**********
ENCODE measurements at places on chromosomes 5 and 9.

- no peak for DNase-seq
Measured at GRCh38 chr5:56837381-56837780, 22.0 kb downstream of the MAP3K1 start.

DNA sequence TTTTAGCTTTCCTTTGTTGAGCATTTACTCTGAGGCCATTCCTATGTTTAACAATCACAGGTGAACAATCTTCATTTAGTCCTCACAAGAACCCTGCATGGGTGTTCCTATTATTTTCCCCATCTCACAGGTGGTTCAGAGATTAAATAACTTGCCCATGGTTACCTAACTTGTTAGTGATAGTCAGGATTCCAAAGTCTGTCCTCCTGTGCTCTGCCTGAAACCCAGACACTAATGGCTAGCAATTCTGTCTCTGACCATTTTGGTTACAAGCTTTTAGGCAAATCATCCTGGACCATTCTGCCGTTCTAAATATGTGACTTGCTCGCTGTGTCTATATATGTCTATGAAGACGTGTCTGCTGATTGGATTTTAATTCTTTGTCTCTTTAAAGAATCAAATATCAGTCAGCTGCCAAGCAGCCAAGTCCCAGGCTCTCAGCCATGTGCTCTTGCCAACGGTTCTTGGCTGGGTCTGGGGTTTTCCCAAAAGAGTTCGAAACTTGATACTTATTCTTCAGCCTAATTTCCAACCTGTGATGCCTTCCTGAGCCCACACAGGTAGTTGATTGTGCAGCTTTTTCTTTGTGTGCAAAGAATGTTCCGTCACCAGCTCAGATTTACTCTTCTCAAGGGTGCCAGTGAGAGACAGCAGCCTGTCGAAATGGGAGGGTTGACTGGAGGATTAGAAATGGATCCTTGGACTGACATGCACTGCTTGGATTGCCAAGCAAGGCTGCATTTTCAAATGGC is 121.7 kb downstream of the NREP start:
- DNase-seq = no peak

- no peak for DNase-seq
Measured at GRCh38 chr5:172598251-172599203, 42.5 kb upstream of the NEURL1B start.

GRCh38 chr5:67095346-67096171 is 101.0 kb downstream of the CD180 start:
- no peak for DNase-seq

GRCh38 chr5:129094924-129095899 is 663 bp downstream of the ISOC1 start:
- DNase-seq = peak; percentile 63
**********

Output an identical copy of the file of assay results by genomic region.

ENCODE measurements at places on chromosomes 5 and 9.

- no peak for DNase-seq
Measured at GRCh38 chr5:56837381-56837780, 22.0 kb downstream of the MAP3K1 start.

DNA sequence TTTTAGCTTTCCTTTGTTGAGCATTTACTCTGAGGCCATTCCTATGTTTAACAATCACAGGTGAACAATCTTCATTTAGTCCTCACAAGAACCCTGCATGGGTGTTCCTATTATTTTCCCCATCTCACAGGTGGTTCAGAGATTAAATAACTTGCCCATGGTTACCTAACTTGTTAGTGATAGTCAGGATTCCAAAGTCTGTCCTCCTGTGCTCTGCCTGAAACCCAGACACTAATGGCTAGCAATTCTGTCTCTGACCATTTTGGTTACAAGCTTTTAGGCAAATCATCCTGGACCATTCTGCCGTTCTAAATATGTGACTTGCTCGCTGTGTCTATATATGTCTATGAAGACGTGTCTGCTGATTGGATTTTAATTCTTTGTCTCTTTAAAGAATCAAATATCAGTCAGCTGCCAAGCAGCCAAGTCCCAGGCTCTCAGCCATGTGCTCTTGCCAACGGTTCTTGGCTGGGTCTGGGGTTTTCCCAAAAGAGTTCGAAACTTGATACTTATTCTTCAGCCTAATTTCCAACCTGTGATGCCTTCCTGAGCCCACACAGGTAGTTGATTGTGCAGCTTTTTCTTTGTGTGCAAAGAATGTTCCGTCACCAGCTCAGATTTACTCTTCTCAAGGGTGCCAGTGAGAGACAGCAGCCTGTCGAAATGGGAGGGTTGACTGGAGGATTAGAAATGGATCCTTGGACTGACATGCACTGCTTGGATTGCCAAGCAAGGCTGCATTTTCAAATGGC is 121.7 kb downstream of the NREP start:
- DNase-seq = no peak

- no peak for DNase-seq
Measured at GRCh38 chr5:172598251-172599203, 42.5 kb upstream of the NEURL1B start.

GRCh38 chr5:67095346-67096171 is 101.0 kb downstream of the CD180 start:
- no peak for DNase-seq

GRCh38 chr5:129094924-129095899 is 663 bp downstream of the ISOC1 start:
- DNase-seq = peak; percentile 63